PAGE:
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Cats' visuals got updated after audience backlash

Jellicles can and Jellicles do a number of wild things, but they also sometimes need a bit of a tune-up to put a spring back in their step.

Universal Pictures' upcoming Cats film adaptation didn't get off to the most auspicious start when its first trailer landed in July 2019 to an almost unanimous exclamation of horror heard 'round the internet. Viewers immediately began drawing parallels to the disastrous rollout of Sonic the Hedgehog's initial trailer a couple months before, which left fans so disappointed that Paramount Pictures delayed the release of the film and completely redesigned the titular hedgehog. It's one thing when the uncanny valley character design is for a video game character in a comedy movie, but it's a special kind of ominous when chills-inducing visuals are present in a Christmas movie release meant to appeal to all ages and evoke the magic and mysticism of the holiday season. Cats has indeed faced the same kind of intense backlash that Sonic the Hedgehog did — and we're now learning that the film underwent similar (but not nearly as intense) revisions in the visual effects department. 

Following the release of the second Cats trailer, which debuted in November 2019, director Tom Hooper has emerged to remind us that trailers aren't necessarily reflective of the final product – especially in the case of films that require so much post-production work like this one. He explained to Empire that the visual effects shown in the trailers were "at a very early stage," given that Cats only wrapped filming in March 2019, and that the cats will look quite different up on the big screen. The updated visual effects were, according to Hooper, spurred in part by some of the more intense backlash to the original Cats trailer. 

As Hooper detailed, "Possibly there were, in the extremity in some of the responses, some clues in how to keep evolving [the production]. When you watch the finished film, you'll see that some of the designs of the cats have moved on since then, and certainly our understanding of how to use the technology to make them work has gone up, too." 

Well, that's reassuring and alarming all at the same time.

Using event cinema to experiment off the cuff

Hooper's correct in his assertion about the Cats trailer not representing the finished film. Post-production is almost never finished when trailers are cut, and the people who piece together trailers prioritize scenes that provide the best material. This is usually done by an individual or a group of creatives entirely separate from production or post-production staff. 

Now, what isn't quite so correct (or great) is Hooper's comment about "understanding how to use the technology." For context, we need to take a look at Hooper's CV. His crowning achievement and the work that was the obvious deciding factor in choosing him to direct the extremely expensive Cats adaptation is the 2012 film translation of the musical Les Misérables. On its face, it makes a ton of sense: Hooper's Les Mis was well-received and featured an ensemble cast of triple-A stars, just like Cats, so why not put Hooper behind the helm?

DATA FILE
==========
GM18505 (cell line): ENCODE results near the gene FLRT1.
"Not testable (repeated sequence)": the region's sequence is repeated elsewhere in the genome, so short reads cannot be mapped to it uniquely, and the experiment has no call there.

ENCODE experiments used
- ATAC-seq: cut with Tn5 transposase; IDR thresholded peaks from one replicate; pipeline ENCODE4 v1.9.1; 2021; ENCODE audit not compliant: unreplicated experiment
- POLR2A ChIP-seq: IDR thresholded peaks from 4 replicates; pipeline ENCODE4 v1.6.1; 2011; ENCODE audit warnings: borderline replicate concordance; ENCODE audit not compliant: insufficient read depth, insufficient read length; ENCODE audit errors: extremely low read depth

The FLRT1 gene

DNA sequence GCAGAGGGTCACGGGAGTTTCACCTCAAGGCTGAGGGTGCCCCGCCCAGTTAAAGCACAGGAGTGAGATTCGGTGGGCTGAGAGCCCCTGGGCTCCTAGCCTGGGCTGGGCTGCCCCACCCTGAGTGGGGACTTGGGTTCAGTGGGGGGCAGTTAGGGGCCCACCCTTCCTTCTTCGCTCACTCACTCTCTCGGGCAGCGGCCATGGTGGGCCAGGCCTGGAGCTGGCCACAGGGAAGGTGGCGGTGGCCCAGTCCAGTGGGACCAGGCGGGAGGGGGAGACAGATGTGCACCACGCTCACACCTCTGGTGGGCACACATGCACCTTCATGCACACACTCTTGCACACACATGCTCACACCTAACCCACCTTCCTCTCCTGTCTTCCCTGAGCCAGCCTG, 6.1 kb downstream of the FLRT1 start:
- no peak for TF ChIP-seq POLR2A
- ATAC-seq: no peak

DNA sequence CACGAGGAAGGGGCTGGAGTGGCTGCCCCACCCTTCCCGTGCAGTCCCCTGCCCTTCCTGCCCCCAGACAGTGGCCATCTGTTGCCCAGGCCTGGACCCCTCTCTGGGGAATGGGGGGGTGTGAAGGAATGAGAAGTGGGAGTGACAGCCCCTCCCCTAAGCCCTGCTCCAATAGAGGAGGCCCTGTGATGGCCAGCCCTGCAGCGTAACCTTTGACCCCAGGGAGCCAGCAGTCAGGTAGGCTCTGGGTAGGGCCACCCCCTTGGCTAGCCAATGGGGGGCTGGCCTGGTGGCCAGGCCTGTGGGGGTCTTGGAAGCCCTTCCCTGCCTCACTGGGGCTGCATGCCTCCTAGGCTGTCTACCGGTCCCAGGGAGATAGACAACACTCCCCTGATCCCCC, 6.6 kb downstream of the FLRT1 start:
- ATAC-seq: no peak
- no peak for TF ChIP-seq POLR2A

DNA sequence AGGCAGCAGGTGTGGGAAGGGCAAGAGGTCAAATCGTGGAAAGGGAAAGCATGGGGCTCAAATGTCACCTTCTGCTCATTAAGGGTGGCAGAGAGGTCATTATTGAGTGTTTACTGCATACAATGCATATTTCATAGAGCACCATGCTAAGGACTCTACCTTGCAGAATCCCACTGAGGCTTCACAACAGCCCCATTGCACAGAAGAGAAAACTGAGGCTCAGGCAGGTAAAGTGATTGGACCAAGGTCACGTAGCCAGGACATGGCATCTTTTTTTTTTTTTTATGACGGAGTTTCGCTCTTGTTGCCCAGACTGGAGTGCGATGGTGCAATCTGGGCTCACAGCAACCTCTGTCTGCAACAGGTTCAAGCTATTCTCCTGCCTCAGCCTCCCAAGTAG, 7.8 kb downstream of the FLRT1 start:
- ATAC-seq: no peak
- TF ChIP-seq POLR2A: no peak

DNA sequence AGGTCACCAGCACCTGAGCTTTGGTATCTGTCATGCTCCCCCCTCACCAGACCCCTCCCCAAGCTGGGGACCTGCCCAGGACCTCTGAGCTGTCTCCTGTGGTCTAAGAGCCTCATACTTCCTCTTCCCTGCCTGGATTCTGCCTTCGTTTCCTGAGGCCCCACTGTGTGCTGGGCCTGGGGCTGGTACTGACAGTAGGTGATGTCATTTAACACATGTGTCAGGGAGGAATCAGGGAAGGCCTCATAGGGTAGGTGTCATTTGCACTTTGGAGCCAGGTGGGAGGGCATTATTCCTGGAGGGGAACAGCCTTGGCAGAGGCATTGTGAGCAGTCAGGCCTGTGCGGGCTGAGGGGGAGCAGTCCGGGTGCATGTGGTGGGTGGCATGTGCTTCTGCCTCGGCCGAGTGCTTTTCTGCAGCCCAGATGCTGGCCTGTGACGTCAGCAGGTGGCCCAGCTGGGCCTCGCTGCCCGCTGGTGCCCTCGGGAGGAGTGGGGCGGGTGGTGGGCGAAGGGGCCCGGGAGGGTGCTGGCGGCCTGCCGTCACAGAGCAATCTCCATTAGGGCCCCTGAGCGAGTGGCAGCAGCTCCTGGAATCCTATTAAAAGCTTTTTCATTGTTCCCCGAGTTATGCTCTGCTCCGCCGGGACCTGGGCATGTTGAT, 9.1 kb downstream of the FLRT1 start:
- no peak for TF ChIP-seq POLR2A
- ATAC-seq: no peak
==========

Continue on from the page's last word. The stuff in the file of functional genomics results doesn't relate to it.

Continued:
What isn't in Hooper's background is any experience with technologically dynamic CGI filmmaking. The King's Speech, The Danish Girl, the 2008 miniseries John Adams with Paul Giamatti — all prestige work, and all focused on a more classical artistic film format usually involving rich physical costuming.

There's green-screening and CGI work in almost all films today, but Cats is a whole other (literal) animal. Frankly, it's naive to be waist-deep in post-production utilizing complex composition to unify three layers — footage of the professional dancers (we all know perfectly well Taylor Swift cannot perform en pointe), the actors' faces delivering their lines, and the CGI required to make all that into a cat – and say in an interview that you were still working on "understanding the technology" after the release of the first trailer. At of the end of November 2019, mere weeks before its theatrical release, Cats was still undergoing changes and almost didn't qualify for the Golden Globes because of it.

The insistence on this complex digital composition feels like hubris when the fuller context is considered. There are many possible reasons Universal went this route — studio brass may have demanded the A-listers' faces be pasted on in hopes of drawing in a wider audience. Maybe an individual member of talent insisted on being recognizable to sign on, necessitating everyone be made to look half-human, half-cat to maintain consistency. Perhaps Hooper forgot while conceiving his artistic vision that Les Misérables and Cats are polar opposites of the musical art form whose only commonality is the narrative format they share, and that cats shouldn't be realistically formed at all. 

In any case, there's a long and rich history of animation — traditional, digital, and semi-realistic CGI alike — utilizing stylization in its character design to tonally match its concept. The actual Cats musical, as it's been physically performed for decades, employs highly stylized costumes and makeup that certainly don't look realistic — which is part of what made Cats so successful. Literally slapping James Corden's face onto a fat cat didn't necessarily have to happen, and to be honest, that level of realism doesn't match the forced perspective of every shot we see the cats exist in. The surroundings are stylized, so why aren't the cats? 

We can only pray that come Christmastime when folks take their seats to watch Cats, whatever bandaid the film's VFX artists (bless them, every one) came up with to fix the issue pays huge dividends, because as far as we can tell, a bandaid is the best anyone can hope for.

Cats will debut in theaters on December 20.